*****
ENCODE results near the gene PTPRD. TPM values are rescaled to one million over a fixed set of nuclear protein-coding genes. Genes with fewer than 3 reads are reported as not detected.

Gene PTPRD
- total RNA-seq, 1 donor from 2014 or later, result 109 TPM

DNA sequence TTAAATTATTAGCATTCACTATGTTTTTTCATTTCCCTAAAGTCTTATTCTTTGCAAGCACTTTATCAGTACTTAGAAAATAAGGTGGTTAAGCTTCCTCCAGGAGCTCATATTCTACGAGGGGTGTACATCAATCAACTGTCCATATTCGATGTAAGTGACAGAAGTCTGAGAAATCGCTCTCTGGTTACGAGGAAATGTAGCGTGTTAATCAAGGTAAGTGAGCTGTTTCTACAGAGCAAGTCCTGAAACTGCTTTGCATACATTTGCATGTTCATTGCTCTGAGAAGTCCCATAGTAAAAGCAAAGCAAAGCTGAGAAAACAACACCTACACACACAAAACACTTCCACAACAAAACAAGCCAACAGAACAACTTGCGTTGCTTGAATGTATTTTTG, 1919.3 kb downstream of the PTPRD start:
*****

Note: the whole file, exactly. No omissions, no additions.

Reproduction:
ENCODE results near the gene PTPRD. TPM values are rescaled to one million over a fixed set of nuclear protein-coding genes. Genes with fewer than 3 reads are reported as not detected.

Gene PTPRD
- total RNA-seq, 1 donor from 2014 or later, result 109 TPM

DNA sequence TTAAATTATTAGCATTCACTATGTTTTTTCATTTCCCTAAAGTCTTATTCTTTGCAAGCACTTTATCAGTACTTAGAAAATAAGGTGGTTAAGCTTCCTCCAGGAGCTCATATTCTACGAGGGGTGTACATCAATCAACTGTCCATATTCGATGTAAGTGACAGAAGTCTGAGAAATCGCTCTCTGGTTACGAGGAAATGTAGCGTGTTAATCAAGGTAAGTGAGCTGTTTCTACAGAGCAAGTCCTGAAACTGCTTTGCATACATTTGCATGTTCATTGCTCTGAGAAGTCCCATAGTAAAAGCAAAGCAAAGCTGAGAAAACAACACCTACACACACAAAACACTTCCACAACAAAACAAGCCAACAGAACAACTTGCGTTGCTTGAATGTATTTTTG, 1919.3 kb downstream of the PTPRD start: